Effectiveness of measures to prevent unintentional deaths of infants and children from suffocation and strangulation

Public Health Rep. Mar-Apr 1985;100(2):231-40.


Unintentional deaths from suffocation and strangulation account for about 20 percent of all nontransport-related infant and child fatalities in the United States. In the late 1950s, some preventive countermeasures were introduced to reduce the number of deaths resulting from refrigerator or freezer entrapment. A few years later, countermeasures were introduced to prevent deaths resulting from suffocation by plastic bags, inhumation, and mechanical strangulation from wedging in infant cribs. For three of these major causes of suffocation and strangulation deaths among infants and children (refrigerator or freezer entrapment, suffocation by plastic bag, and inhumation at construction sites), there appears to have been a significant decline in incidence; however, there is no evidence of a significant reduction in deaths from mechanical strangulation in cribs. The impact of current countermeasures is discussed, and some suggestions for new or modified approaches are made.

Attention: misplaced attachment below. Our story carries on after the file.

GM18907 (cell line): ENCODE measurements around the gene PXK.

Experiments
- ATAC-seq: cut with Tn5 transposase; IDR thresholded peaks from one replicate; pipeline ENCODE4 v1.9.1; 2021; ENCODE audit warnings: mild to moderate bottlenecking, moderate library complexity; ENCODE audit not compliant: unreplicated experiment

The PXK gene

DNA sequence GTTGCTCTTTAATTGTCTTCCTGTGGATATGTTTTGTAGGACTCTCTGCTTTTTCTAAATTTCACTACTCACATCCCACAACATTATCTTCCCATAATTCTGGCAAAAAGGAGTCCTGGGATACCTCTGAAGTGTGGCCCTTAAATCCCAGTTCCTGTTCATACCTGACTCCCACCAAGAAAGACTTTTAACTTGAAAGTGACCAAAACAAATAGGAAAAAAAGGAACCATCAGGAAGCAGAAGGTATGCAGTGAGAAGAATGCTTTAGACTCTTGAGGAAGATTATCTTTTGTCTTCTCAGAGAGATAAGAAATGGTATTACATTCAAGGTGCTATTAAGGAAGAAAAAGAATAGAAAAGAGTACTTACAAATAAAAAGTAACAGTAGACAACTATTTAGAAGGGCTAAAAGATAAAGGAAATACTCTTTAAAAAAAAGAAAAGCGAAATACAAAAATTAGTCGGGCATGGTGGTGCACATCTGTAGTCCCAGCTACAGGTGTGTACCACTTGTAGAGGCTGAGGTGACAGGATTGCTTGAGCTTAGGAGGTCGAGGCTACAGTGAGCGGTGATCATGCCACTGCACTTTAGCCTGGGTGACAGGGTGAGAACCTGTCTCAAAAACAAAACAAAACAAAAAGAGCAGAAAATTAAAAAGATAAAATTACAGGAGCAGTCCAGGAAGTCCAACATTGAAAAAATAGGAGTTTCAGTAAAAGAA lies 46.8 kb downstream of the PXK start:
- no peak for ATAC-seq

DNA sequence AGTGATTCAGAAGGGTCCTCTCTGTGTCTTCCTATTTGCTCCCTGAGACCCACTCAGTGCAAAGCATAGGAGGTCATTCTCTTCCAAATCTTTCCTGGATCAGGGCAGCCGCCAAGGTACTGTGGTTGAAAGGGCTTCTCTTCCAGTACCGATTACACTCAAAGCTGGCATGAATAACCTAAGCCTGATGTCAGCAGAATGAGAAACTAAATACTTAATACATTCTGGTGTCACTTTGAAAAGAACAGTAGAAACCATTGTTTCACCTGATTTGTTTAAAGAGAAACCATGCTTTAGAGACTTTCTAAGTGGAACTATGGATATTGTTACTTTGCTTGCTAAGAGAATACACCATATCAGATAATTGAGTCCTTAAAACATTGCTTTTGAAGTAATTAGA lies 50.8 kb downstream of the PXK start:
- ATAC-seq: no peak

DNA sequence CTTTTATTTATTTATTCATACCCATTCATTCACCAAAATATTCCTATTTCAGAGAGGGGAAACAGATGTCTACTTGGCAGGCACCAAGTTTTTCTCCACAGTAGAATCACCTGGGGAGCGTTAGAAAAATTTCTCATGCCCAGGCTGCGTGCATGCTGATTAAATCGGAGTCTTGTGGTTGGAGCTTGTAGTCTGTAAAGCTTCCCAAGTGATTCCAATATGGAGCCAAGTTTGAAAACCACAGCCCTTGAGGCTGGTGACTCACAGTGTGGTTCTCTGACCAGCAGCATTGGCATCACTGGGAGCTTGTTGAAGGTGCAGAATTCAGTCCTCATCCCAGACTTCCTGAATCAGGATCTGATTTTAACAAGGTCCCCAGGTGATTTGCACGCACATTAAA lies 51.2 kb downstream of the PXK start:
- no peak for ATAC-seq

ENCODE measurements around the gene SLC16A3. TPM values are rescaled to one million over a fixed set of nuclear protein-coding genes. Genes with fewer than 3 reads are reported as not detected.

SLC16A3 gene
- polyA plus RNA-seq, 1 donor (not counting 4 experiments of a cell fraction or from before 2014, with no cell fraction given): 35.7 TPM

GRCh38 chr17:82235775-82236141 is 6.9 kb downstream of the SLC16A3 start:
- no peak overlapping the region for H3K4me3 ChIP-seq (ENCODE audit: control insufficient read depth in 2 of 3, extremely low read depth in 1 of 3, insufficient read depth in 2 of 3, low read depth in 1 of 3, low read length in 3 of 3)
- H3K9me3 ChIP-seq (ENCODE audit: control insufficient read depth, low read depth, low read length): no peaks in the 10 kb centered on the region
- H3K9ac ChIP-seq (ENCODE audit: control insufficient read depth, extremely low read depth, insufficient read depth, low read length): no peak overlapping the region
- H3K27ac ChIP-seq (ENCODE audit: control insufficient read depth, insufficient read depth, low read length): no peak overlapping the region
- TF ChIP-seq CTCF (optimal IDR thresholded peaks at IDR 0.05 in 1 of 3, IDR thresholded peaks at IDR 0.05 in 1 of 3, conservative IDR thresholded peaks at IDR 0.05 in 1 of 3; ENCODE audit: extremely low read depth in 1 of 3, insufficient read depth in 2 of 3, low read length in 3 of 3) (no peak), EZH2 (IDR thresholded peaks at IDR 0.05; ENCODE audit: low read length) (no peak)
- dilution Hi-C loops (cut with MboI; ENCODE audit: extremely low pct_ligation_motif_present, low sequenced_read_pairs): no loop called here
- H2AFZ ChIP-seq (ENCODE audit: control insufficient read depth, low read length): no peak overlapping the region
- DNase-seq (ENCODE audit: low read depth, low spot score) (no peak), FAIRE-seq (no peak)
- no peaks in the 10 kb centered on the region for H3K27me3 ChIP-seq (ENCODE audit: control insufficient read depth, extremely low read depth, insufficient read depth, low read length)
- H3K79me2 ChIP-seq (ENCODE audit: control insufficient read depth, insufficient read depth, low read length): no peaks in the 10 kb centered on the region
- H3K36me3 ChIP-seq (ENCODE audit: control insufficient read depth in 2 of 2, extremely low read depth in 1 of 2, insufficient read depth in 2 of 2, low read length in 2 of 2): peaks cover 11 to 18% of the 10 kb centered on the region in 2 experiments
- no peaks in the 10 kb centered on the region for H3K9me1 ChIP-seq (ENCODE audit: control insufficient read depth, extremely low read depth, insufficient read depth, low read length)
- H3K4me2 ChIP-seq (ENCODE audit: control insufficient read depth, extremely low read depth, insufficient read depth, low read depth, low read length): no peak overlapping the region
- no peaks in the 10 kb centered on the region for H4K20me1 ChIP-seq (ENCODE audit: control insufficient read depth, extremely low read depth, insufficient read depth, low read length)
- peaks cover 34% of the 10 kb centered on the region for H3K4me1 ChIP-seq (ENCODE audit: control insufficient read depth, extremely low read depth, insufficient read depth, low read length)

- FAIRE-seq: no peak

Publication types

  • Research Support, Non-U.S. Gov't

MeSH terms

  • Accident Prevention*
  • Adolescent
  • Asphyxia / epidemiology
  • Asphyxia / etiology
  • Asphyxia / prevention & control*
  • Beds / standards
  • California
  • Child
  • Child, Preschool
  • Household Articles / standards
  • Humans
  • Infant
  • Legislation as Topic
  • Plastics / adverse effects


  • Plastics